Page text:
The role of spatial processes in North Sea herring larval survival and recruitment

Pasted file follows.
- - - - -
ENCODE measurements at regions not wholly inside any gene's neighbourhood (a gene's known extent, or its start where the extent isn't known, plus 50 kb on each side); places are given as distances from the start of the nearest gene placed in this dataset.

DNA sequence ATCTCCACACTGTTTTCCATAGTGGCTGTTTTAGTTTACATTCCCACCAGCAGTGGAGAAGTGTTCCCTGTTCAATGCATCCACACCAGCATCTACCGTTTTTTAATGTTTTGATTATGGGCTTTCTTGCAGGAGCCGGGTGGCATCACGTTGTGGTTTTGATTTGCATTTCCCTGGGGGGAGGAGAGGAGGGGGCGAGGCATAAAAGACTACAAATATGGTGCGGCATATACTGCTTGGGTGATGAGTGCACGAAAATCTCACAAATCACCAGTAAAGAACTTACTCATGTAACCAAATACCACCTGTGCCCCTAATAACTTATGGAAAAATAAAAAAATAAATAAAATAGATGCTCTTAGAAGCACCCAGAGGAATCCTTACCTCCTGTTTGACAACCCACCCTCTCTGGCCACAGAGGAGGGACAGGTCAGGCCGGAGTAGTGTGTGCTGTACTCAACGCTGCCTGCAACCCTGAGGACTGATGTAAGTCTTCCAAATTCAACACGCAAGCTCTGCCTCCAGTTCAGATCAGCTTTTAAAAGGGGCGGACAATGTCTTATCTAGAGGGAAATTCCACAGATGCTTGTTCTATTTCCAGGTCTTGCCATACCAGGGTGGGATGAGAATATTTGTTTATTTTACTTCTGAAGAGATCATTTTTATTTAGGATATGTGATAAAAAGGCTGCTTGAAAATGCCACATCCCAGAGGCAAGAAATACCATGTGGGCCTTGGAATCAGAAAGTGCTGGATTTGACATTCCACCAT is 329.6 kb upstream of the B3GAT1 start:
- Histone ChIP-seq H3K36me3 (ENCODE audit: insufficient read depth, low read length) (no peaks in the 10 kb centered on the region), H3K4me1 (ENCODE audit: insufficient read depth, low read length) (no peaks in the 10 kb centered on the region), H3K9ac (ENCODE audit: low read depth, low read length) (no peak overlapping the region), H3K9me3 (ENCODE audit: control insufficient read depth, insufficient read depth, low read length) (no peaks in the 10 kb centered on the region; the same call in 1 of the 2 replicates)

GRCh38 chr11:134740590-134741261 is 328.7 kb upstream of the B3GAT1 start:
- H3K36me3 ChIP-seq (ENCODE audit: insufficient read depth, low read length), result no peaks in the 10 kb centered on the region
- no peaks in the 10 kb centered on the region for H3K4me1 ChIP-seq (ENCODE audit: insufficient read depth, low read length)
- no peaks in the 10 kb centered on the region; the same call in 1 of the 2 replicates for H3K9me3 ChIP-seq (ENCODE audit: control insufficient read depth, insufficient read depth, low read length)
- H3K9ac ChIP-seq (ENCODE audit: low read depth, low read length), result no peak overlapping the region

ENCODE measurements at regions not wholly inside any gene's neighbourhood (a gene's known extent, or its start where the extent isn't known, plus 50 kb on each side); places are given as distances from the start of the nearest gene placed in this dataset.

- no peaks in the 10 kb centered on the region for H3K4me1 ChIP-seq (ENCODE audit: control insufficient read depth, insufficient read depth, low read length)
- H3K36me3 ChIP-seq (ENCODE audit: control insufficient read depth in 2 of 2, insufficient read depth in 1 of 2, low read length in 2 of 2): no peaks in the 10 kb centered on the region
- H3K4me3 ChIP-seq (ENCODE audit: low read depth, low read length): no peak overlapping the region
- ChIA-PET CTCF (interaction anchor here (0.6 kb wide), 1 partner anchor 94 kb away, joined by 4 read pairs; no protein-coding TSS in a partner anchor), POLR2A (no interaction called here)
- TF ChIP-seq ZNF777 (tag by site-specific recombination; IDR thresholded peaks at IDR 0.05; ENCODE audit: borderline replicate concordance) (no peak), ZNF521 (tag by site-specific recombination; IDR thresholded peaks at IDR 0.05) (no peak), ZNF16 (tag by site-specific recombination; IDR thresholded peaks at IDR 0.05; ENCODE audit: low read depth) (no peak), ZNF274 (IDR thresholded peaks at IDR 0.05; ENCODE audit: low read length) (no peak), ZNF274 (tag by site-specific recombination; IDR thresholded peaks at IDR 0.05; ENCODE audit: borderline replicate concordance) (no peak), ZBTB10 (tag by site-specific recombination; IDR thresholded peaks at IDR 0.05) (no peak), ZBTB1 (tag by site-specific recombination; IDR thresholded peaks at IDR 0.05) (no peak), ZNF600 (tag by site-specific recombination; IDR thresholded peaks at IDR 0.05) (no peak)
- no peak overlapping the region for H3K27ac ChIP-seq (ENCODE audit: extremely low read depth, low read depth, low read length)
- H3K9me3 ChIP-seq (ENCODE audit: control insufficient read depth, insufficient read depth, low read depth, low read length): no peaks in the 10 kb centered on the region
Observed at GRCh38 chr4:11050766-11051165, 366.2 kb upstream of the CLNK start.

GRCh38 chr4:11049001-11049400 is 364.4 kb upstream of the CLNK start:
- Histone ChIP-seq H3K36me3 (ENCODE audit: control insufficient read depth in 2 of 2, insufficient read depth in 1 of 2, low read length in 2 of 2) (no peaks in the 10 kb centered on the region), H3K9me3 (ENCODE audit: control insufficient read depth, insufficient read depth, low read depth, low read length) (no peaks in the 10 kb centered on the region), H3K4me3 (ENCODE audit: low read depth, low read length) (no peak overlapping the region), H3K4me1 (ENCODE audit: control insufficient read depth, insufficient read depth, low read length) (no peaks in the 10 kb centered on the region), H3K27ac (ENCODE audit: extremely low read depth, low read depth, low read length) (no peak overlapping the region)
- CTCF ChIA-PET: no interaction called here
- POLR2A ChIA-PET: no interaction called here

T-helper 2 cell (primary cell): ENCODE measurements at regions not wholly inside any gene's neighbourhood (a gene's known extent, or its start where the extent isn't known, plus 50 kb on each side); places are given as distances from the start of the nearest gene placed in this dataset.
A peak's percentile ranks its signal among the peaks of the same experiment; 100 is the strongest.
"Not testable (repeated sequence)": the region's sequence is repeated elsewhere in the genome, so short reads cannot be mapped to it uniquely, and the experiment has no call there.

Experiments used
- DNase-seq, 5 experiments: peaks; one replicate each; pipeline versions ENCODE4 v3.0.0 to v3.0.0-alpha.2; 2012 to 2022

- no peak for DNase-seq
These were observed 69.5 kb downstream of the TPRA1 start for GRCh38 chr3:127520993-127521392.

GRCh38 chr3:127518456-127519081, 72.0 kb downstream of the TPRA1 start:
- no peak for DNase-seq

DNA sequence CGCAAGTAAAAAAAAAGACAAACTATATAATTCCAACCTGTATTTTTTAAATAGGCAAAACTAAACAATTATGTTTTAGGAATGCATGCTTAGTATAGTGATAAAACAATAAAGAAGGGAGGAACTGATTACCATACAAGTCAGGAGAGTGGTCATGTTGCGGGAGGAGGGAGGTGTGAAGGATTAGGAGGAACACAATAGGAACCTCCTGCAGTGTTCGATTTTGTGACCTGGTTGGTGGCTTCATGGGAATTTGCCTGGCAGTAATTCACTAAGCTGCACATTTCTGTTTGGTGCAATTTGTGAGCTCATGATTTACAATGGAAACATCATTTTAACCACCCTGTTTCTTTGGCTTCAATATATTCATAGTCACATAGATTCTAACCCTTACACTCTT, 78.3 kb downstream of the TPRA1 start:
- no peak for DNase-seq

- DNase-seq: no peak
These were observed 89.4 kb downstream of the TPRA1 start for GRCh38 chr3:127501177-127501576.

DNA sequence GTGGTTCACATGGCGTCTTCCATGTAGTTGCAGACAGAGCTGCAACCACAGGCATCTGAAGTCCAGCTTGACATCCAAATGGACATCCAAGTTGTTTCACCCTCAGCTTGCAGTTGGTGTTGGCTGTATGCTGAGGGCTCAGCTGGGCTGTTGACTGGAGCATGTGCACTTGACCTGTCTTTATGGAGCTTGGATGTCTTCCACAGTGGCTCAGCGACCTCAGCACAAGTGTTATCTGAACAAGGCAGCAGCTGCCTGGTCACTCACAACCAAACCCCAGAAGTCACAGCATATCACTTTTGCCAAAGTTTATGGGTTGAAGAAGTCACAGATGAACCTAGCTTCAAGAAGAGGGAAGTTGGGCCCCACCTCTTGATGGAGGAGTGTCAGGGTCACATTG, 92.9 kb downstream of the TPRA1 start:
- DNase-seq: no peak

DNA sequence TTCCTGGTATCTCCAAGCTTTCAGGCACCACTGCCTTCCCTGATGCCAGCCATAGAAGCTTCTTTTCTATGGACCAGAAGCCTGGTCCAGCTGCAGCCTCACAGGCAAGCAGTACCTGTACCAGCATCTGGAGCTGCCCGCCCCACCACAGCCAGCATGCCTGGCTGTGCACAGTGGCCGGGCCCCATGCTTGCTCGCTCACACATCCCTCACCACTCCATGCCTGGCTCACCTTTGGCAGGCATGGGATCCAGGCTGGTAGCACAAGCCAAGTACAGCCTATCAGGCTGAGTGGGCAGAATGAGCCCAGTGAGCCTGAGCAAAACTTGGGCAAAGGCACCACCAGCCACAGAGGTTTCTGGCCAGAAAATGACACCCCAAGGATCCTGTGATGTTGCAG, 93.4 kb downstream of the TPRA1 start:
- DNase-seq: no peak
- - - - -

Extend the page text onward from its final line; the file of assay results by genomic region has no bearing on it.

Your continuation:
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The North Sea autumn spawning herring stock consists of several substock components distributed along the east coast of Great Britain. In recent years, this stock, as a whole, has exhibited an unprecedented sequence of poor recruitment, despite simultaneously having a large adult population and historically low exploitation rates. The weak year classes arise as a consequence of poor survival through the larval overwintering period, between the end of the yolk-sack phase and metamorphosis. However, the mechanism responsible is, as yet, unclear. In this work, we reanalyse 25 years of extensive larval surveys through the use of an individual-based hydrographic advection model. We run the model in a backtracking mode to identify the most likely spatial and temporal origin of a particular larval observation, and then use this information to assign it to a component. By performing this exercise for every single larva observed in surveys performed both prior to and after the overwinter period, it is possible to build up a picture of the annual larval survival rates of each component, and thereby identify any potential spatial differentiation in these processes. When combined with integrated information along the reconstructed drift trajectory (e.g. temperature, modelled plankton abundance), the patterns identified give us insight into the processes that drive both the survival of individuals from each component and the fundamental mechanisms causing the recent recruitment failure. Keywords: North Sea herring, recruitment, individual-based modelling, survival.